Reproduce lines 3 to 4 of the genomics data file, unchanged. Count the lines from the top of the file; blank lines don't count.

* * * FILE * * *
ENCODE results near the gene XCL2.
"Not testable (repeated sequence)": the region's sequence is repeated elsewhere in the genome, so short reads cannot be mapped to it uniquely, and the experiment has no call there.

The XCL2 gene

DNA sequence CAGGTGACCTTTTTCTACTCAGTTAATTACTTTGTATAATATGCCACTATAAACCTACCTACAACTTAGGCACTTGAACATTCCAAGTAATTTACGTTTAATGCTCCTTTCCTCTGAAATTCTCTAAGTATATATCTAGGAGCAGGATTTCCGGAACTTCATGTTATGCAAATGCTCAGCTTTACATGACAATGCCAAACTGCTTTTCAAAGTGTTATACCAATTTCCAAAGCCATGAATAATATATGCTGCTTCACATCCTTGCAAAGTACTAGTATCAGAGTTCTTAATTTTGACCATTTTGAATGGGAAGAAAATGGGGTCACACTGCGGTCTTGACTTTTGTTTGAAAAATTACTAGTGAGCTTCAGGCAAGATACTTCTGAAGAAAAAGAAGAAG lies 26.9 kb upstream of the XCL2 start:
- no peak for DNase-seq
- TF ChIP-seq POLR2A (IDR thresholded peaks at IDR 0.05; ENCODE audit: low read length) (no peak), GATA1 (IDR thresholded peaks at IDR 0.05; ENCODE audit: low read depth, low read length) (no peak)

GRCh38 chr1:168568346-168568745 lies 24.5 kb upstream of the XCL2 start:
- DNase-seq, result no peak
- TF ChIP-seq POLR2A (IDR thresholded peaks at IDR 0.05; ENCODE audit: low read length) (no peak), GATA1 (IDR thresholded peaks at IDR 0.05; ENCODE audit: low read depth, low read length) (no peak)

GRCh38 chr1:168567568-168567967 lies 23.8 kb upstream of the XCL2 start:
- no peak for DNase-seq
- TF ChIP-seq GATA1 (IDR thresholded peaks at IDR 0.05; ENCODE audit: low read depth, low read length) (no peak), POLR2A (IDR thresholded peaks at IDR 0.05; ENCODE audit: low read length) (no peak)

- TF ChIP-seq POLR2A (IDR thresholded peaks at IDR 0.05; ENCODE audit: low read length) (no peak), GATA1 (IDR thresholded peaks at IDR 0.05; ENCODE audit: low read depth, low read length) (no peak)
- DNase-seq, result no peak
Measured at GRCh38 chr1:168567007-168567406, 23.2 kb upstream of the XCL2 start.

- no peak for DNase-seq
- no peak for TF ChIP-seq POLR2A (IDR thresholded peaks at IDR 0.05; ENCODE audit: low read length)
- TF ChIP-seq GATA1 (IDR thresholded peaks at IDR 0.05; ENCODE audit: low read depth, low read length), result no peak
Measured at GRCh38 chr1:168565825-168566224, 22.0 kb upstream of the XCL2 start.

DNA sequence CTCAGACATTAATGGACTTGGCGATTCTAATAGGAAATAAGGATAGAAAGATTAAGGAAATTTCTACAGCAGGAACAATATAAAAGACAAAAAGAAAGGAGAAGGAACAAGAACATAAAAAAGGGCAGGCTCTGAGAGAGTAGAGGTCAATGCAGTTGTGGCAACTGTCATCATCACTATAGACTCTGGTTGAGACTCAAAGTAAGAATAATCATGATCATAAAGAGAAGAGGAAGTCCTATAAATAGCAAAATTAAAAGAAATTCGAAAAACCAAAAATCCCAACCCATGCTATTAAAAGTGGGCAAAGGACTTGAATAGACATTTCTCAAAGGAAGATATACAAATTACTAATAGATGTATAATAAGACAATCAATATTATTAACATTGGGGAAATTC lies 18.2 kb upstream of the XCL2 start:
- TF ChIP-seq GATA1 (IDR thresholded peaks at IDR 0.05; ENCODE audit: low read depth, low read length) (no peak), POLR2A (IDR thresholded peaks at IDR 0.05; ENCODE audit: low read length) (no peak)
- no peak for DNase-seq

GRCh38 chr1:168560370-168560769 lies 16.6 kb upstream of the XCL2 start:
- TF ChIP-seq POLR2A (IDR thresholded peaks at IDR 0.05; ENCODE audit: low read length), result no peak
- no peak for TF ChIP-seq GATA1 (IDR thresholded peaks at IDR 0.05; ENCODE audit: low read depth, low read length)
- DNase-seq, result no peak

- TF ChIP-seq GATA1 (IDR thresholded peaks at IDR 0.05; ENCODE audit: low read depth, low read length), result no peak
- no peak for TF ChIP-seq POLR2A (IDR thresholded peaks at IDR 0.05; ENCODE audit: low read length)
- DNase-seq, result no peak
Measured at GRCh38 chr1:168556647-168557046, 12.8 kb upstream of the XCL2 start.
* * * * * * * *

The XCL2 gene

DNA sequence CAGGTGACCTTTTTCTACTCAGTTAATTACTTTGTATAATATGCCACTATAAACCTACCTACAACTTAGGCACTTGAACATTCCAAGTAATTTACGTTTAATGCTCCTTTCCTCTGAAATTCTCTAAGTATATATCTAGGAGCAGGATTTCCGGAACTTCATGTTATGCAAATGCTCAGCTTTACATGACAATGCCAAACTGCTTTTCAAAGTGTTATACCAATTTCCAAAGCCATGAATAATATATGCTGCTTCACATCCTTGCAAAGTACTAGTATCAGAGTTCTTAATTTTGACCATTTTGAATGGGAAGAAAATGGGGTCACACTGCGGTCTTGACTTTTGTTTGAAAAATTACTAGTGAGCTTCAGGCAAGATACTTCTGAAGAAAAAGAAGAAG lies 26.9 kb upstream of the XCL2 start: